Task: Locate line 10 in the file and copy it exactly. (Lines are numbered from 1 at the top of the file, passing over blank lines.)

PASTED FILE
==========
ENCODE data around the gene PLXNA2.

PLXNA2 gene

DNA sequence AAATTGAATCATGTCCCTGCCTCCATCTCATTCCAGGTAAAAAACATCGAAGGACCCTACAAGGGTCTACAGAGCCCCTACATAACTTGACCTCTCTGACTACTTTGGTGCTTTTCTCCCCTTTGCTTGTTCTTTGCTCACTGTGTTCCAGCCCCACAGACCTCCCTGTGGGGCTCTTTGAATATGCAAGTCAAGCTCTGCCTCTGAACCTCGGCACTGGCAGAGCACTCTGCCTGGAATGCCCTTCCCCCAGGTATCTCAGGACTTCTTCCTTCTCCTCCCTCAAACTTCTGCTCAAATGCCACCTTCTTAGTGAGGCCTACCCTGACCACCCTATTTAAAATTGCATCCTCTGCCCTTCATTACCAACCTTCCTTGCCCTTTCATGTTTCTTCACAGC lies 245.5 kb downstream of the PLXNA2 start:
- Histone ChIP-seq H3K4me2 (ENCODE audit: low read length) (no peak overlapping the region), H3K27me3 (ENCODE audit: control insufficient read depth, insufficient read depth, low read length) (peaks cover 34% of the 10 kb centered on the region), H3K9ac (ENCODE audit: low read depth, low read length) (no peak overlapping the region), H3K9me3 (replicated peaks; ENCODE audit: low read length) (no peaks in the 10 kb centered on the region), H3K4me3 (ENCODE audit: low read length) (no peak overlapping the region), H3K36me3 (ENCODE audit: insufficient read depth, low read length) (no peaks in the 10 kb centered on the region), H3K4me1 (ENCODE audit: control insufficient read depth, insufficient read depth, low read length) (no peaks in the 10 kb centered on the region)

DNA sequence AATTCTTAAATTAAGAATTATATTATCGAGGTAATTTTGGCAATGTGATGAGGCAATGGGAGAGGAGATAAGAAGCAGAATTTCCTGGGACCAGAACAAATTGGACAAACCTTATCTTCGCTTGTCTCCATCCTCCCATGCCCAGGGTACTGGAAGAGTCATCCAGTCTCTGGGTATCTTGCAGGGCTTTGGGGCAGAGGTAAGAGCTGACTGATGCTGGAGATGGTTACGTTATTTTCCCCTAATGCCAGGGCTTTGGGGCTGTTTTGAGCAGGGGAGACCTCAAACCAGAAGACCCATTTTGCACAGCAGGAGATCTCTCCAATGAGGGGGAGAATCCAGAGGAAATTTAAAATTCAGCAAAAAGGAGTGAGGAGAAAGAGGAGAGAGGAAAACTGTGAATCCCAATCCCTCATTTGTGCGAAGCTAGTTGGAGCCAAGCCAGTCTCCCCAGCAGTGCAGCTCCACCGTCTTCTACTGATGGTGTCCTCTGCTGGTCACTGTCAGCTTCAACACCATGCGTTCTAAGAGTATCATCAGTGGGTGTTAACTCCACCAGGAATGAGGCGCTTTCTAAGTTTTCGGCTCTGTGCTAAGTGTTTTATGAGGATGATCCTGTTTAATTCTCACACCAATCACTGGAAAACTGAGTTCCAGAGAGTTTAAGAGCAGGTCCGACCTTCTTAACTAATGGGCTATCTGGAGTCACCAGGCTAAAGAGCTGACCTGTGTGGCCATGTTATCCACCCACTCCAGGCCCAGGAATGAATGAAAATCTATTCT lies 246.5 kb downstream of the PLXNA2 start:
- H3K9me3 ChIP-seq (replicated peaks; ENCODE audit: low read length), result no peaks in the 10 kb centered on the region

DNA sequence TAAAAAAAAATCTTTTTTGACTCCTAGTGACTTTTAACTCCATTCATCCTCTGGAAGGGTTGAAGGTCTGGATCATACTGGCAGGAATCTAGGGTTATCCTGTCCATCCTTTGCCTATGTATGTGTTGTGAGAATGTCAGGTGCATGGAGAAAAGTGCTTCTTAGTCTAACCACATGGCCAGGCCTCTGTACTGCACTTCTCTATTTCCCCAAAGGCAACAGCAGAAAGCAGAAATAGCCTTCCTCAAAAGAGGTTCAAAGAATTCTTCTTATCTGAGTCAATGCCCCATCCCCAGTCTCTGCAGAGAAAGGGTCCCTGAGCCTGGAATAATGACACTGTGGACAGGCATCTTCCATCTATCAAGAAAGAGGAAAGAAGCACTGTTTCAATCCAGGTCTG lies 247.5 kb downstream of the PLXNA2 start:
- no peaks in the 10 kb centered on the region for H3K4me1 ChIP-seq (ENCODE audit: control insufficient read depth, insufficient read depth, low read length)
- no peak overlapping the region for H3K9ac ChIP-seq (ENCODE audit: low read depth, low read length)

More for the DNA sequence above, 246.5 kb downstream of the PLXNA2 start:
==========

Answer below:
More for the DNA sequence above, 246.5 kb downstream of the PLXNA2 start: